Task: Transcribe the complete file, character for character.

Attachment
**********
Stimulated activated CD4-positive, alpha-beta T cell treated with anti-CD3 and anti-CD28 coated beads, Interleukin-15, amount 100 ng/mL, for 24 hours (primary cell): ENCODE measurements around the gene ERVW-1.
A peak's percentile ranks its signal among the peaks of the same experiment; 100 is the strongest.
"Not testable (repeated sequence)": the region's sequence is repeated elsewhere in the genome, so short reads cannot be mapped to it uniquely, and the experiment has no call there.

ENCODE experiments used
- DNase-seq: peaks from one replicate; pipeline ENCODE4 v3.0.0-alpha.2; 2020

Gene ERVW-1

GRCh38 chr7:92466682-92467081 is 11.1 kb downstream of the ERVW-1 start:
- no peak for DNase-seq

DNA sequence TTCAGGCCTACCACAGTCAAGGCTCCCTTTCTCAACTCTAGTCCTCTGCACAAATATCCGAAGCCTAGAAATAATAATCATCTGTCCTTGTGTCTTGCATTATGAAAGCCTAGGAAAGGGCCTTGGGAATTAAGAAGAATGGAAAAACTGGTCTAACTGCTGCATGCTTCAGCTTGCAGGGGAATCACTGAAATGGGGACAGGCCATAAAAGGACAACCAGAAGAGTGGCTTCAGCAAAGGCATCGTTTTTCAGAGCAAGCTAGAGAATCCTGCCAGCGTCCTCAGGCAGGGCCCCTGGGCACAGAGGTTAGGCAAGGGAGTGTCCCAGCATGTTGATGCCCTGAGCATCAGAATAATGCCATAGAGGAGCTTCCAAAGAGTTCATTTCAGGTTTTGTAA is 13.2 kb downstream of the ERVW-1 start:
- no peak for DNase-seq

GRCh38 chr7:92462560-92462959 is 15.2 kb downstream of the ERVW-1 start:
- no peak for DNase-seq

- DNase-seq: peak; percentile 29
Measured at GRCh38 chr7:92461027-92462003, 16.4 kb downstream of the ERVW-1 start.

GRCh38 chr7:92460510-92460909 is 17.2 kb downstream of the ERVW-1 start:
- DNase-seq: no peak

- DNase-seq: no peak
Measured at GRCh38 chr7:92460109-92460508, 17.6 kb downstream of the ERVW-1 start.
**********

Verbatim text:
Stimulated activated CD4-positive, alpha-beta T cell treated with anti-CD3 and anti-CD28 coated beads, Interleukin-15, amount 100 ng/mL, for 24 hours (primary cell): ENCODE measurements around the gene ERVW-1.
A peak's percentile ranks its signal among the peaks of the same experiment; 100 is the strongest.
"Not testable (repeated sequence)": the region's sequence is repeated elsewhere in the genome, so short reads cannot be mapped to it uniquely, and the experiment has no call there.

ENCODE experiments used
- DNase-seq: peaks from one replicate; pipeline ENCODE4 v3.0.0-alpha.2; 2020

Gene ERVW-1

GRCh38 chr7:92466682-92467081 is 11.1 kb downstream of the ERVW-1 start:
- no peak for DNase-seq

DNA sequence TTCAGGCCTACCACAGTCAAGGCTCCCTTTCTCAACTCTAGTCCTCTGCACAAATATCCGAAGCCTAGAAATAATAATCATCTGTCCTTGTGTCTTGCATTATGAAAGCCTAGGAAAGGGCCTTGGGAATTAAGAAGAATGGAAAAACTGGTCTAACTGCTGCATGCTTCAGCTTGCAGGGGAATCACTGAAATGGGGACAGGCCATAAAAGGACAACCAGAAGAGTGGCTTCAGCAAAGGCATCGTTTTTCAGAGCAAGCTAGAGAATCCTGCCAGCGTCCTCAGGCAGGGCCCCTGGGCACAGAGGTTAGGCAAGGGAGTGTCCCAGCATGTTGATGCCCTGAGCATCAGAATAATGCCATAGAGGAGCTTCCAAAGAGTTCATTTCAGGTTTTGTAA is 13.2 kb downstream of the ERVW-1 start:
- no peak for DNase-seq

GRCh38 chr7:92462560-92462959 is 15.2 kb downstream of the ERVW-1 start:
- no peak for DNase-seq

- DNase-seq: peak; percentile 29
Measured at GRCh38 chr7:92461027-92462003, 16.4 kb downstream of the ERVW-1 start.

GRCh38 chr7:92460510-92460909 is 17.2 kb downstream of the ERVW-1 start:
- DNase-seq: no peak

- DNase-seq: no peak
Measured at GRCh38 chr7:92460109-92460508, 17.6 kb downstream of the ERVW-1 start.